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Tracking users

Tracking users

Posted Feb 16, 2012 9:45 UTC (Thu) by khim (subscriber, #9252)
In reply to: Tracking users by Zizzle
Parent article: Tracking users

Mozilla cares about it's mission more than the bottom line.

Surprisingly enough so does Google. They just have different missions. Mozilla's mission is to promote openness, innovation and opportunity on the web. Google's mission is to organize the world’s information and make it universally accessible and useful.

Both are quite serious and are always ready to sacrifice bottom line if it jeopardizes core mission. But inherent difference in missions makes the decision considerations quite different.


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Tracking users

Posted Feb 16, 2012 13:28 UTC (Thu) by KaiRo (subscriber, #1987) [Link]

I would be careful when comparing "missions" that way.

As a for-profit corporation, Google by law has an obligation to provide the best possible profit to its shareholders, the "mission" you cite can merely be a tool for that for some time and has to be bent as far as possible or even broken when it has only a slight conflict with making profit for shareholders.

As a non-profit foundation, Mozilla by law has an obligation to stick by its mission or lose its status. There's no possibility to bend or break it and still comply with laws.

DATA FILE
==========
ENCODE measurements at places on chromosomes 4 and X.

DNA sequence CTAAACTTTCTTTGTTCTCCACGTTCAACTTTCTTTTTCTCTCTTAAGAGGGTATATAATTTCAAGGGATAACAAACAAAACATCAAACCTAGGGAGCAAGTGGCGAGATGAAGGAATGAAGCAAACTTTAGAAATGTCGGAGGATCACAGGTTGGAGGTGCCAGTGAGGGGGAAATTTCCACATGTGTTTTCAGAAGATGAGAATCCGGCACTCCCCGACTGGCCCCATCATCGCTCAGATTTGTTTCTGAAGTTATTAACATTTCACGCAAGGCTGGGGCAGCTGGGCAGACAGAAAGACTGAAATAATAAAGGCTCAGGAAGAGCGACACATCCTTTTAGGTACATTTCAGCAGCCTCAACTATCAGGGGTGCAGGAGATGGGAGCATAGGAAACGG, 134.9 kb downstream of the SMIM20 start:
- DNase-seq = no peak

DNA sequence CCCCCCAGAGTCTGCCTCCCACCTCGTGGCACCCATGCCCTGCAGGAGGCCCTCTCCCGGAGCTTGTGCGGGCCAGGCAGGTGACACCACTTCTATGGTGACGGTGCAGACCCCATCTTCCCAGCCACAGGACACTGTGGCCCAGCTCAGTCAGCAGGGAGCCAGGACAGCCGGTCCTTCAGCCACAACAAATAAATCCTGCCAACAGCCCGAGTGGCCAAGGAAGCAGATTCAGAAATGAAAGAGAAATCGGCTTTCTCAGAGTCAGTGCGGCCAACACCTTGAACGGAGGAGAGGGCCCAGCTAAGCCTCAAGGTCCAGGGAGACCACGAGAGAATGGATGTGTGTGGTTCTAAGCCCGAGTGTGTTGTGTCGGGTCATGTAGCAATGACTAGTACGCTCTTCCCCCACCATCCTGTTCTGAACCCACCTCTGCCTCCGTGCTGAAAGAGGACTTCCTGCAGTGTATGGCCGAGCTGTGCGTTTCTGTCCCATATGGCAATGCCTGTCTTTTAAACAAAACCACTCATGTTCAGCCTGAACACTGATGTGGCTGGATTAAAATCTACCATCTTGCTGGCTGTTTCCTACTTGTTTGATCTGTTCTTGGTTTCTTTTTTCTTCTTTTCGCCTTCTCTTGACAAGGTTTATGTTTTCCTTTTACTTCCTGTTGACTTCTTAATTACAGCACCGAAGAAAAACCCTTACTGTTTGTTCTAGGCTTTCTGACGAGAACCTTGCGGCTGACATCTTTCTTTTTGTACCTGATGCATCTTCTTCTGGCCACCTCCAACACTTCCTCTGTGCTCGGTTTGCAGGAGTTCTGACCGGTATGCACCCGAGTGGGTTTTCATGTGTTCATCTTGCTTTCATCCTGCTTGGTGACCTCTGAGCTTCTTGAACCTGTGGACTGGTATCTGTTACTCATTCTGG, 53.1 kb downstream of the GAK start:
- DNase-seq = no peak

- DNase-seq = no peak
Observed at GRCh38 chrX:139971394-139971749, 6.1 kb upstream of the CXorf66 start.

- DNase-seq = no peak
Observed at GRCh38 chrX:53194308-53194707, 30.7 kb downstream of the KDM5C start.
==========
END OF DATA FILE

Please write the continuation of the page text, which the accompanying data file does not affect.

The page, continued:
Therefore, I would not take Google's "mission" as much more than marketing but Mozilla's as a ground rule.

Tracking users

Posted Feb 16, 2012 15:44 UTC (Thu) by Jonno (subscriber, #49613) [Link]

Actually, Google is by law required to do what their shareholders say. If their shareholders say "this is your mission, keeping it is more important than quarterly profits", then that is what they have to do, and breaking it or even bending it slightly will send the directors and CEO to prison.

That said, I have no clue what the Google shareholders have ordered the Google board and CEO to do, I just want to point out that "corporation" does not necessarily equals "we'll do anything if we profit from it".

Tracking users

Posted Feb 16, 2012 17:11 UTC (Thu) by khim (subscriber, #9252) [Link]

If their shareholders say "this is your mission, keeping it is more important than quarterly profits", then that is what they have to do, and breaking it or even bending it slightly will send the directors and CEO to prison.

Well, not exactly. Breaking? Sure, that's serious offence. Bending it? Happens all the time. Of course in this particular case situation is slightly different.

That said, I have no clue what the Google shareholders have ordered the Google board and CEO to do, I just want to point out that "corporation" does not necessarily equals "we'll do anything if we profit from it".

Well, you guess is as good as mine but you should remember that over 50% of votes belong to just two shareholders: Brin and Page. This will not be true forever, obviously, but for a few more years it'll be very hard to convince shareholders to abandon Google's core mission.